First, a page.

If horses could talk, that was probably Cadence last night. It’s time to gear up more with the training and get her going a little more like a big horse, so I called in the big guns and got a lesson with Stef. Which actually turned out to be more of a training ride while I watched (which is fantastic as a learning experience for me, but is sort of like the first day of school after spring break for Cadence).
It was nice to get some feedback – Stef says that Cadence is definitely much improved, much more forward and responsive, and as she spent more time riding this time she said there was a lot to like (including that canter).
She did, though, start upping the ante. We know she can be relaxed and has learned to accept contact. We also know she can try to be round and lift her back. But now it’s time to (once a week, for now) ask her to work a little harder: to use more of her topline, to keep her body straighter and more aligned through turns rather than popping her shoulder or leaning (which, to be fair, she does MUCH LESS than many horses), and to be more prompt and organized through transitions. One of the things she’s suckered me into is not worrying so much about downward transitions. Since when she started she was fairly slow, and would just STOP as soon as you even thought about asking her to slow down, I sort of felt she had good brakes, and didn’t really work on those (besides say, making her walk instead of stop dead).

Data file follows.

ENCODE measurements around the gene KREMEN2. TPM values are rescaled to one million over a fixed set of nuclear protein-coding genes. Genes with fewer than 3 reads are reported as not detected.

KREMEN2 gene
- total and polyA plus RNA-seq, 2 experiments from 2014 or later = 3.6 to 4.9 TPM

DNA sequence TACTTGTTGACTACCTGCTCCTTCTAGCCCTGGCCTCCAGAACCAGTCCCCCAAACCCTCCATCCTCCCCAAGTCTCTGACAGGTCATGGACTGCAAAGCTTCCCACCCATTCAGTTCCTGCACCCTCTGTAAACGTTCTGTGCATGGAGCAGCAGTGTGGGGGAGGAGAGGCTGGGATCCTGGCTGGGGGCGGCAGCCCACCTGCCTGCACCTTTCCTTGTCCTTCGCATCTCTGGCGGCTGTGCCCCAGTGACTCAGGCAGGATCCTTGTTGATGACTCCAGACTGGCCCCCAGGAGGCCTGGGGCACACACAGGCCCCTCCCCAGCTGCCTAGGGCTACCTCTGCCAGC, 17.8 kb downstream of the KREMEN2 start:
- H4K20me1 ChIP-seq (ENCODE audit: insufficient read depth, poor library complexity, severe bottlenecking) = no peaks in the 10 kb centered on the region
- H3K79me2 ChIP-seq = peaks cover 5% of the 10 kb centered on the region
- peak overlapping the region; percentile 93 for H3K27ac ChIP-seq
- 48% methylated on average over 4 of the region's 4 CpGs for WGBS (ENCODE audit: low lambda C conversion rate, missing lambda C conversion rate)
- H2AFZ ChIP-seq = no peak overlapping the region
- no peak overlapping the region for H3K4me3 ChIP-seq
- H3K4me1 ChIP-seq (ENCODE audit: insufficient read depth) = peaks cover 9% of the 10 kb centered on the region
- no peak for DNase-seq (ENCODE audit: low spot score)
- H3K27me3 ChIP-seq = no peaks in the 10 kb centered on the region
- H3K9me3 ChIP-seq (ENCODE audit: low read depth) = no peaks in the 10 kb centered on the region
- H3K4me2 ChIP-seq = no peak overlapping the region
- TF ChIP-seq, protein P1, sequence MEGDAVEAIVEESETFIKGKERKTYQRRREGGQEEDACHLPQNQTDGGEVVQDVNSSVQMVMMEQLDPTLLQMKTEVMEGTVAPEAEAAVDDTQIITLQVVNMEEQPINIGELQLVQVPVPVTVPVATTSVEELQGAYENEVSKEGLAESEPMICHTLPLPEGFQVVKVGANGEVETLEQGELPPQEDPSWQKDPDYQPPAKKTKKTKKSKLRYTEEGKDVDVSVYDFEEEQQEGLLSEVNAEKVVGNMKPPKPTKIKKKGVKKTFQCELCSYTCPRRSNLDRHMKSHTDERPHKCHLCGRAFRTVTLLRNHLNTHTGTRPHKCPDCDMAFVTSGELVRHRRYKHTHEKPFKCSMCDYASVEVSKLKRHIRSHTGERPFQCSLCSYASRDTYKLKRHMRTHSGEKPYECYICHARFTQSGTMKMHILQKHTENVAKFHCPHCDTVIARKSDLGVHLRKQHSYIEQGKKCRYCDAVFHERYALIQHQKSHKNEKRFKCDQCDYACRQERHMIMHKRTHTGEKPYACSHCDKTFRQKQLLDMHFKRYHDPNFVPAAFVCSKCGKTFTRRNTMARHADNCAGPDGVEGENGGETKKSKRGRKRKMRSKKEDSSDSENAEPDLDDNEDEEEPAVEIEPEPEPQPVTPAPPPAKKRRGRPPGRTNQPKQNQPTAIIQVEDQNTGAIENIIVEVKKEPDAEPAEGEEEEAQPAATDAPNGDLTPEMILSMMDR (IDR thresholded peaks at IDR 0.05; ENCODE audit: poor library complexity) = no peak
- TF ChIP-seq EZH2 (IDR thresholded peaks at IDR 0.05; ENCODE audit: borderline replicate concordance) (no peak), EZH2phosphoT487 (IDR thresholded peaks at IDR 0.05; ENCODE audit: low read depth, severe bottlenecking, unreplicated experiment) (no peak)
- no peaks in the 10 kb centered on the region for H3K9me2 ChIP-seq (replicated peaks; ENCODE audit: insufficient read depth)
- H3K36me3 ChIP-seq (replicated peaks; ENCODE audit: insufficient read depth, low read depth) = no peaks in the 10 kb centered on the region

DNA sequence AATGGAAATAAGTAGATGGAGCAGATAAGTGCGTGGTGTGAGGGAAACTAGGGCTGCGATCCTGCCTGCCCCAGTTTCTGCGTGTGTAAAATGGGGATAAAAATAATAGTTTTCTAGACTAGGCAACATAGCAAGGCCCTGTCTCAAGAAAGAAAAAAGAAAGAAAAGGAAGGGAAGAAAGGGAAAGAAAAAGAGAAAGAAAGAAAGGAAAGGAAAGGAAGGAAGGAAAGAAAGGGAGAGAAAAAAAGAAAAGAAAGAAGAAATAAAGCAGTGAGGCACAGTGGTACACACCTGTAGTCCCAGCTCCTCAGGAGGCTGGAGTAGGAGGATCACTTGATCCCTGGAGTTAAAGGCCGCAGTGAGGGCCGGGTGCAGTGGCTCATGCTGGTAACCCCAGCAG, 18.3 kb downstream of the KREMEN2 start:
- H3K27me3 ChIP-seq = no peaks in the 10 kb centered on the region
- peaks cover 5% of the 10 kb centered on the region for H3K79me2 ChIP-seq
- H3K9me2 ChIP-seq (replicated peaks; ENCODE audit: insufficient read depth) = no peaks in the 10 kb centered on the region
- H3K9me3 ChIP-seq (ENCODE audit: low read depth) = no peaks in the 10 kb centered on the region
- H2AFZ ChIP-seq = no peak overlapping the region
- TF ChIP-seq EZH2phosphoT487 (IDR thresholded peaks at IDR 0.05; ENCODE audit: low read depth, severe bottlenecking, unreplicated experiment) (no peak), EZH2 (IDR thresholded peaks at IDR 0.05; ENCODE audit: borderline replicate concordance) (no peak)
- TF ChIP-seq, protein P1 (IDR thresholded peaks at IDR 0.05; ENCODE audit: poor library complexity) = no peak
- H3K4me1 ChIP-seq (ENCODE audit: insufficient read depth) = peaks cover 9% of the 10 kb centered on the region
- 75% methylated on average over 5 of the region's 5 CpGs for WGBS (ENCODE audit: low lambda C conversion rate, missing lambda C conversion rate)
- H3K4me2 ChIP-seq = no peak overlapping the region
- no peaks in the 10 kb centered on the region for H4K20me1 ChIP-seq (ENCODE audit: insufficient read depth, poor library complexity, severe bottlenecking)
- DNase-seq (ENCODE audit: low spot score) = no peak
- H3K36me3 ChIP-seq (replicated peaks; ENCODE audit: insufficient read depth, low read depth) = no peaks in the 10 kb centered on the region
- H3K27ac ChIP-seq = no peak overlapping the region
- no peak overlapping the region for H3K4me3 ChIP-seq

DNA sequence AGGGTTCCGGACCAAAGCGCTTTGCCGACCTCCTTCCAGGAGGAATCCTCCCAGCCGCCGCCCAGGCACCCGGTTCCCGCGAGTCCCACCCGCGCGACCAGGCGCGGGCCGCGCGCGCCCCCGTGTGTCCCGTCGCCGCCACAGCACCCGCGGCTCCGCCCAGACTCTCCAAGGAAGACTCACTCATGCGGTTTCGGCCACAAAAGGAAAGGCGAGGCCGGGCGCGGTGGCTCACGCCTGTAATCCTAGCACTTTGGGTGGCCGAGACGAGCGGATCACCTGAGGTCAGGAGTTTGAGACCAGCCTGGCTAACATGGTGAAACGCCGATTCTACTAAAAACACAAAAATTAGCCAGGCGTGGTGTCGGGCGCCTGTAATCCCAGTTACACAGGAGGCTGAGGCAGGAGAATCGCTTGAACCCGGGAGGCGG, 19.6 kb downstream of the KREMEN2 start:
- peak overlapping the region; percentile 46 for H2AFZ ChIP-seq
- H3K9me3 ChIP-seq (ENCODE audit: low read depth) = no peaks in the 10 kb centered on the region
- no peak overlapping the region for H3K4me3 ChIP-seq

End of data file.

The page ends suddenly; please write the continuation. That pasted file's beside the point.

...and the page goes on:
So that means (surprise, surprise!) there’s a little hole in her training. It’s not a major one at this point – many horses are disorganized in downward transitions – instead of going from the canter to a trot that’s easy and comfortable to sit, they tend to lose their balance or fall a little bit into the trot. This is something that happens all the time, to much older and more trained horses than Cadence, and in her case it’s just a matter of developing the strength to do it. But it’s definitely an inversion in the process – up till now the focus has been largely on the gas pedal, now we have to tune up the brakes a bit. 🙂
And of course, as I never should forget, even when working on brakes, forward is always the answer! Leg and impulsion are half the battle in keeping a horse balanced when slowing down, right?
In other news, we have some pending interest in Miss Cadence, and I was also going to enter her in a local CT (alas! coggins and $ required for entry, which closes today, and those things are at home, so… um. we’ll see!) on the 10th, as she does need a field trip.
I also took a trip out to the CANTER farm in addition to the track last weekend, and should have some fun pictures to share within the next few days (I know people love to see the goofy woolly guys, and they had quite a time in the water hole while I was there, heh!)